What is a Dissertation?

Many students, especially those who are pursuing their Ph.D., have heard of a dissertation. It is a common word that often brings a lot of fear and uncertainties because of its importance. According to research, there is only a 64-percent completion rate for those who pursue doctorate programs. Most of those who do not complete highlight dissertation as a major contributing factor.

What is a Dissertation?

A dissertation is a structured piece of writing that develops a clear line of argument in response to a specific topic of study or proposition. It is divided into different chapters that contain a detailed examination of the subject matter. It provides evidence of your true capabilities to carry out a highly independent research and study. Great dissertations typically outline all the investigative procedures and rules used to collect and evaluate evidence.

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Purpose of Writing Dissertations

Selecting a topic of interest, researching and the writing about it in a systematic way is the basis of a perfect dissertation. You are required to identify a topic and uncover hidden causes or outcomes that other researchers did not consider. People who do successful research and write good dissertations are usually considered experts in their fields. Their work can be reviewed in college coursework or called upon by organizations seeking statistical data.

Writing dissertations is also a major step towards earning a doctorate in a specific field. A Ph.D. is the highest academic credential in the United States. It is a major stepping stone to many people who become eligible to work as professors and researchers.

Developing Research Questions for Dissertations

Your dissertation should be guided by a central question. The question will help you stay on target and avoid being distracted by interesting yet irrelevant topics. The question should reflect on your intent of the study and stem from the problem statement. It should be simple and have appropriate delineations and restrictions.

Research questions can either be quantitative or qualitative. Quantitative questions seek to test a theory or a claim. Qualitative questions tend to be open in nature and can cover a wide variety of topics.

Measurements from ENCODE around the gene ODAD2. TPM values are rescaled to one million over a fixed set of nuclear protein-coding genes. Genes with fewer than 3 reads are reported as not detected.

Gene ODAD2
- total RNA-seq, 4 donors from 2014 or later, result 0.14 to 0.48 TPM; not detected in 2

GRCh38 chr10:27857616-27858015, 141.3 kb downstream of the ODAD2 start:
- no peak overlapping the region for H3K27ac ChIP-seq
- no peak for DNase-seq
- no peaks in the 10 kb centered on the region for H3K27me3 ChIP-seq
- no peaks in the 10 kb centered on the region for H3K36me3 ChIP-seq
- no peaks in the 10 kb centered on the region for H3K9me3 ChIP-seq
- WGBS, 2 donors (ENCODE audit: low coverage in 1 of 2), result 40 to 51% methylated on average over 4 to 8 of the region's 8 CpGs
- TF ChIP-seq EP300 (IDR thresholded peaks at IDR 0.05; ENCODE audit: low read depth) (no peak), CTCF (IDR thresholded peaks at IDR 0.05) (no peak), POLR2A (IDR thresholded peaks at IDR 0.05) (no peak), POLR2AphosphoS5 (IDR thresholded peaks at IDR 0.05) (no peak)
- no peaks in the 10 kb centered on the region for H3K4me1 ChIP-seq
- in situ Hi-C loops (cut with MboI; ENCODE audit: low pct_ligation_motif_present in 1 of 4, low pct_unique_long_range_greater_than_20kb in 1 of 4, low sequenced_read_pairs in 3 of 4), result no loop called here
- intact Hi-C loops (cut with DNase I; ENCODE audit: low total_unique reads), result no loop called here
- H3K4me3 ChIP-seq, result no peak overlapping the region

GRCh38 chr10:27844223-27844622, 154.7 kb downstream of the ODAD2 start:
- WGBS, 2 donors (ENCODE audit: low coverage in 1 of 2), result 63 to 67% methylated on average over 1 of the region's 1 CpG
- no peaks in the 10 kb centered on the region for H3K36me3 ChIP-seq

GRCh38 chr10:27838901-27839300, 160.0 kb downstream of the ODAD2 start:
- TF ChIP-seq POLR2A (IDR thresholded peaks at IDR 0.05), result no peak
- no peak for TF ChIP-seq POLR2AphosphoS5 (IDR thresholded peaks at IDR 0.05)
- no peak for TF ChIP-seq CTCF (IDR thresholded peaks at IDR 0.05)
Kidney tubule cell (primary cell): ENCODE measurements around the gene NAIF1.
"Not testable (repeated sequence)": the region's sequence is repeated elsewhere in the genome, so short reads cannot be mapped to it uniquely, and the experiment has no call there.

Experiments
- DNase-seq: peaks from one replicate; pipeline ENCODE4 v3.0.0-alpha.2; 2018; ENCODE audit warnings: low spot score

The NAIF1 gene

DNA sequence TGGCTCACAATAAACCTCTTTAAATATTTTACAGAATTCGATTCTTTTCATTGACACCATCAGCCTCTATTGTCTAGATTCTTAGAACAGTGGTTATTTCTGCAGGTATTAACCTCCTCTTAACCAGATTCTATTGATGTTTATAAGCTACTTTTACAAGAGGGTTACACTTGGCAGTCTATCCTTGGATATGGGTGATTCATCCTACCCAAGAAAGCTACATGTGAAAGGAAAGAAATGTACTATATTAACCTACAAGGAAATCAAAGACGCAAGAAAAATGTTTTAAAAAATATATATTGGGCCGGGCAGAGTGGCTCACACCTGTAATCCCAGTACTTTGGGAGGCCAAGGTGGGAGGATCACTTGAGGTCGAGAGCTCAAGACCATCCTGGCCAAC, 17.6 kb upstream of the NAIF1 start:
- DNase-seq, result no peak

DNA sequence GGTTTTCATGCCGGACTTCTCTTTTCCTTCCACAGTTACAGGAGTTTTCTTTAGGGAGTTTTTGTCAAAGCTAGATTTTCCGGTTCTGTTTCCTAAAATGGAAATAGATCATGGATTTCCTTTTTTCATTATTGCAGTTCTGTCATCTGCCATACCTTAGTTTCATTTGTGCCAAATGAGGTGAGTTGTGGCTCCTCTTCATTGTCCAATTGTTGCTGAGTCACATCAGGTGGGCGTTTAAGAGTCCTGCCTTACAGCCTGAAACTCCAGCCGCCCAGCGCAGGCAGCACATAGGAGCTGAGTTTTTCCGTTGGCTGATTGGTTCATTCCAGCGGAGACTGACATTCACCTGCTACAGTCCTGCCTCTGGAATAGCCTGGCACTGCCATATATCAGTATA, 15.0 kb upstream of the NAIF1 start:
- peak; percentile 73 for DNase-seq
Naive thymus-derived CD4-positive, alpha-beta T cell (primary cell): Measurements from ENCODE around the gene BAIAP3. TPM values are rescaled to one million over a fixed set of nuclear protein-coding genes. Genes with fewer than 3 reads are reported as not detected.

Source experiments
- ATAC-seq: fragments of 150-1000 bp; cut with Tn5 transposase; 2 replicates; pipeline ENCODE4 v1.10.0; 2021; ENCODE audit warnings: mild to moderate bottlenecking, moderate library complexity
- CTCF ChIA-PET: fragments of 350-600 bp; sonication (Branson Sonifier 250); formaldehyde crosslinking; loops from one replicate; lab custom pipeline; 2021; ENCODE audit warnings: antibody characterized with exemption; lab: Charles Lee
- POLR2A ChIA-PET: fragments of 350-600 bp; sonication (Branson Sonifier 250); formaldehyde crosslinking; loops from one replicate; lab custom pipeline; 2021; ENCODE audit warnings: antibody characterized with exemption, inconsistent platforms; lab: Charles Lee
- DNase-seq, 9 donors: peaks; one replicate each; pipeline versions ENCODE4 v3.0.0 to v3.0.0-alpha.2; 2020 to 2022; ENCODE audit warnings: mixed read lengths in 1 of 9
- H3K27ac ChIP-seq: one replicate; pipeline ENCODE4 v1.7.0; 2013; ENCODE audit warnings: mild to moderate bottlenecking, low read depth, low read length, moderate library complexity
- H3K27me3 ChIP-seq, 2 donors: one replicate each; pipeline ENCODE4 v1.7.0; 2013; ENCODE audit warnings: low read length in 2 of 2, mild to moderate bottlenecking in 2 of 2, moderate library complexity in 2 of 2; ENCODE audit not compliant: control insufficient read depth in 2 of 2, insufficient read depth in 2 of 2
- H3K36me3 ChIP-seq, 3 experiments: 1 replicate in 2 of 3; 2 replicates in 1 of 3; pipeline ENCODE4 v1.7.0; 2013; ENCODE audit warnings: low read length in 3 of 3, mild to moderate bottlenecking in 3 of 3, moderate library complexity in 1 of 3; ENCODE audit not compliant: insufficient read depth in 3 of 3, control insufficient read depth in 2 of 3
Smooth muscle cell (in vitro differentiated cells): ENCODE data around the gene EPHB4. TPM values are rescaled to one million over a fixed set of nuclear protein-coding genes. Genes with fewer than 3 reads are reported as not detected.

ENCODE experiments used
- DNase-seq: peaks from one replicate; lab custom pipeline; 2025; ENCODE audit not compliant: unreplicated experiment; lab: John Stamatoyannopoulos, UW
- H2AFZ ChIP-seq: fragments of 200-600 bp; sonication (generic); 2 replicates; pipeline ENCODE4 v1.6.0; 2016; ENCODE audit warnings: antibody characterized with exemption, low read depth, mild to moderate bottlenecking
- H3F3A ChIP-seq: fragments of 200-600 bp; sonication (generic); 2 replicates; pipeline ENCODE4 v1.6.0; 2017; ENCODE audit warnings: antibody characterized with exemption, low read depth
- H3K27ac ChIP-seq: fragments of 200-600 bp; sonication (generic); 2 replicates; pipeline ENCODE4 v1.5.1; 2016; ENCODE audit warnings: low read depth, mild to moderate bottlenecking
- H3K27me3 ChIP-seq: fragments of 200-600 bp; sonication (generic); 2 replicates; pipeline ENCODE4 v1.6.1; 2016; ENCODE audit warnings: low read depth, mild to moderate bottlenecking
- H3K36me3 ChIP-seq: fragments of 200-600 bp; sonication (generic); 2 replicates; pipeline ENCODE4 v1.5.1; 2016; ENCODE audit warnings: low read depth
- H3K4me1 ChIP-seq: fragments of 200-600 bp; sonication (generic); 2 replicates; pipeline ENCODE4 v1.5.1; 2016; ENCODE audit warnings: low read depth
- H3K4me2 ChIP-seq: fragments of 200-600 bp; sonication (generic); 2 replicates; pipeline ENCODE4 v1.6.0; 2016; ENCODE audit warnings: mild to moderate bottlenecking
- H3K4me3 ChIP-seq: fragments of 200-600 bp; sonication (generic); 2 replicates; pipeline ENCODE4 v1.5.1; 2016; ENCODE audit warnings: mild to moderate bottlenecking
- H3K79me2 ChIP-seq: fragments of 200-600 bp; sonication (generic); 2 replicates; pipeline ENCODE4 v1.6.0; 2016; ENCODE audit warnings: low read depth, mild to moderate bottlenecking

Steps in Writing Dissertations

All dissertations begin with a proposal. The proposal highlights your research plan and methodology. A supervisor will have to approve the proposal before you continue to the next step. Data collection and research follows immediately. This step encompasses various research techniques controlled by your mentor. The next step involves writing down the facts you discovered from your research. A well-written dissertation typically has a literature review, research design, steps involved in data collection and analysis and result interpretations. Writing can take more than six months.

How to Write Dissertations on Time

You need to do proper planning in order to write a good dissertation. Select a topic as early as possible. Narrow the topic so that it is doable within one year. Choose a mentor who fits with your temperament and style of work. Limit new commitments so that you have enough time to work on the project. Come up with a clear work schedule and treat the dissertation like a full-time job.

A dissertation is one of the most important processes you have to pass through in order to get a Ph.D. in the United States. A good outcome means you have the capabilities to carry out extensive research on a given topic and discover new elements that can help improve that area of study.